My experience of leaving Ireland to look for a brighter future elsewhere was quite commonplace at that time. In 2008 there were 3,500 architects on the register in Ireland, but by 2012 this had dropped to 2,500; the architectural market earned €409 million in 2008 but depreciated to €112m in 2012. In my graduating class of 25 students some interesting statistics unfold: roughly 50% emigrated to the UK, the US and elsewhere, and the remainder largely worked outside the architectural profession – a trend that applied to all those completing part II in Ireland in 2012. This picture was reflected at a macro scale too. In the general population that year, at total of 87,100 people left Ireland, almost 2% of the population – more people than since new records began in 1987. Ninety-two percent of the emigrants were under 45 years old; 41% between the ages of 15 and 25. The most popular destination was Britain, with 19,000 settling there in the year to April.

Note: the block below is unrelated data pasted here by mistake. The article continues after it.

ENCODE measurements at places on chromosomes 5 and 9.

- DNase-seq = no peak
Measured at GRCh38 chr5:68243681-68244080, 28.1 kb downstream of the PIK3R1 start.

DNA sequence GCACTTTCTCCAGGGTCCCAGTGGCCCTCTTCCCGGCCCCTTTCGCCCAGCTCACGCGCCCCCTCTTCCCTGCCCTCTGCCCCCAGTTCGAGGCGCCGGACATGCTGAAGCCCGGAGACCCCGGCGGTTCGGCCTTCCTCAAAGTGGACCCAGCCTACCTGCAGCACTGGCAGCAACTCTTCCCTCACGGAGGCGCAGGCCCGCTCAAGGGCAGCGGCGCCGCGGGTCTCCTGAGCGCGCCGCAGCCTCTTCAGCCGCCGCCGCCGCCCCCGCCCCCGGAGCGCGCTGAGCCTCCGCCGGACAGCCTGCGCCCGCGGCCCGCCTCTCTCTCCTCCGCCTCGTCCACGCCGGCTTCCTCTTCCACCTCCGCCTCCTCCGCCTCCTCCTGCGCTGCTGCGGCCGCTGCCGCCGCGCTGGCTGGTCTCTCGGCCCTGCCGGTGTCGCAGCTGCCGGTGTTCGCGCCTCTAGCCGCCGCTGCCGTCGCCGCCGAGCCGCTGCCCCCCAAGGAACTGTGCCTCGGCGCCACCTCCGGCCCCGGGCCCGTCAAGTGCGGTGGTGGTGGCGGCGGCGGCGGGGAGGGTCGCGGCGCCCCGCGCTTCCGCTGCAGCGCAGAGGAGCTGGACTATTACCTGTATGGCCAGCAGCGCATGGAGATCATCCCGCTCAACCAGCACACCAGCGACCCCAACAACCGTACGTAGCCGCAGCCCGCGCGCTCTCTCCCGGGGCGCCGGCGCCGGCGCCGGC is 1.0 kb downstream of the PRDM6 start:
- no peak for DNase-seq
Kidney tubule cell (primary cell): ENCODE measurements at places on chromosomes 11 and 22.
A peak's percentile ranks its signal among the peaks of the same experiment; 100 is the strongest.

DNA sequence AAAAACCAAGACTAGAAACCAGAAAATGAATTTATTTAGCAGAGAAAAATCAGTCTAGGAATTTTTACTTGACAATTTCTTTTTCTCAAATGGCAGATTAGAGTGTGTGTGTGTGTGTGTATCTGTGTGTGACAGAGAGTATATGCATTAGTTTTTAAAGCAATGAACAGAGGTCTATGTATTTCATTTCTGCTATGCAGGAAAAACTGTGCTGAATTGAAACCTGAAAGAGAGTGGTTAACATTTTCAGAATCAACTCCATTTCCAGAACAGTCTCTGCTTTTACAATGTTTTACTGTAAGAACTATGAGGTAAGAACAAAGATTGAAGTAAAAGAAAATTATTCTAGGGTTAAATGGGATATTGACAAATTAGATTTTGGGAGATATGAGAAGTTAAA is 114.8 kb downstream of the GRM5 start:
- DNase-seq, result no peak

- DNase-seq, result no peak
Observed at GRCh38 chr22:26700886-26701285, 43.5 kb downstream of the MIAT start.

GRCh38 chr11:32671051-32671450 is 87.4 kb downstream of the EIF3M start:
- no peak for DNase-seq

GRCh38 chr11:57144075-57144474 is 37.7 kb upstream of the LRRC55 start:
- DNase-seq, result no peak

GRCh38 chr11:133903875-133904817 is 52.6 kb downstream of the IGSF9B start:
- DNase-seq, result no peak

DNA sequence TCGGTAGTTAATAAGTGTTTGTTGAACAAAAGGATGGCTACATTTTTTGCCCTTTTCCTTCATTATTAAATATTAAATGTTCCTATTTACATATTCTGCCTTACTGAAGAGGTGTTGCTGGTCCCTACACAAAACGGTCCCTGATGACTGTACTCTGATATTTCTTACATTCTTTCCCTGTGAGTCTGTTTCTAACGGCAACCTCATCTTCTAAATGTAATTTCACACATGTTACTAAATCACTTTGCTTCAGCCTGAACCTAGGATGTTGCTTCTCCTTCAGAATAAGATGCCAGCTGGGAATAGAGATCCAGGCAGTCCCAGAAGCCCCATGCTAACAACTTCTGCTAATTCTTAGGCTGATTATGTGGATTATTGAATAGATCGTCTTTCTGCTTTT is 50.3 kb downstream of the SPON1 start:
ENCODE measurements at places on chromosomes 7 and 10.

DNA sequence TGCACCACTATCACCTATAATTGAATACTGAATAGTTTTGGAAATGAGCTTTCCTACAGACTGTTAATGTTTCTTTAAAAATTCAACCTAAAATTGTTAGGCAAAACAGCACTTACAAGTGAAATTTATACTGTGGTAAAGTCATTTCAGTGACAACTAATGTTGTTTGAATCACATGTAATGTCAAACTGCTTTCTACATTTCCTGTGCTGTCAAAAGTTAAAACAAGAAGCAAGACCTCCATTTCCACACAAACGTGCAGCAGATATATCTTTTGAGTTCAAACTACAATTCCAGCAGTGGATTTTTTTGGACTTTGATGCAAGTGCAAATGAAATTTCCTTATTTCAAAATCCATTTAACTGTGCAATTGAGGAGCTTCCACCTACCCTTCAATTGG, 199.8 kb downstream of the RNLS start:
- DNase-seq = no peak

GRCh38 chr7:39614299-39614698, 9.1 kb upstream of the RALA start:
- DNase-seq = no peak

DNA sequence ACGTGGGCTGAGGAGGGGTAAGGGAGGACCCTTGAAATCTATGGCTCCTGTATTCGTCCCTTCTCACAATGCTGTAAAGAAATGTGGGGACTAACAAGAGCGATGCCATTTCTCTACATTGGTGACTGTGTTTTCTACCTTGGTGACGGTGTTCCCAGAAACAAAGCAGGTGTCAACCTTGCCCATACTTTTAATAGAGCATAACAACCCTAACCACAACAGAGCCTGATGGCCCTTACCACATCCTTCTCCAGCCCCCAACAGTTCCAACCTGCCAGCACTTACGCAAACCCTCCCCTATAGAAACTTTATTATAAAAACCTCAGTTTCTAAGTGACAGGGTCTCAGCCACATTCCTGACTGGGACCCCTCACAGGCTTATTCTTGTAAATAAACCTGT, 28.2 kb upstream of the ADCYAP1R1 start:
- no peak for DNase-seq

In contrast, the UK, which I now call home, is a melting pot of architects from all over the world. Ideas from various cultures mix to produce fascinating manifestations. Discussion and debate are varied, and the schools are full of talent from many differing backgrounds, pointing to an inspiring future. The current proportion of registered architects from other countries in the UK is 21% of a total of 40,754 registrants. The range of nationalities is broad; the most common represented (other than British) are Spanish (3.8%), Italian (3.8%), Irish (2%), German (1.6%) and Greek (1.2%). It isn’t possible to understand how this proportion has risen and fallen over time as this is not something architect registration boards have tracked until now. Like me, those who emigrate from other EU countries may come due to free movement and curiosity and, in looking for a new place to settle, find a rich architectural industry that is welcoming and will allow them to thrive. The RIBA’s position on the benefits of a diverse workforce is that: ‘International architects, many with highly specialised skills, help British practices fill domestic skill gaps and enrich the practices they work for.’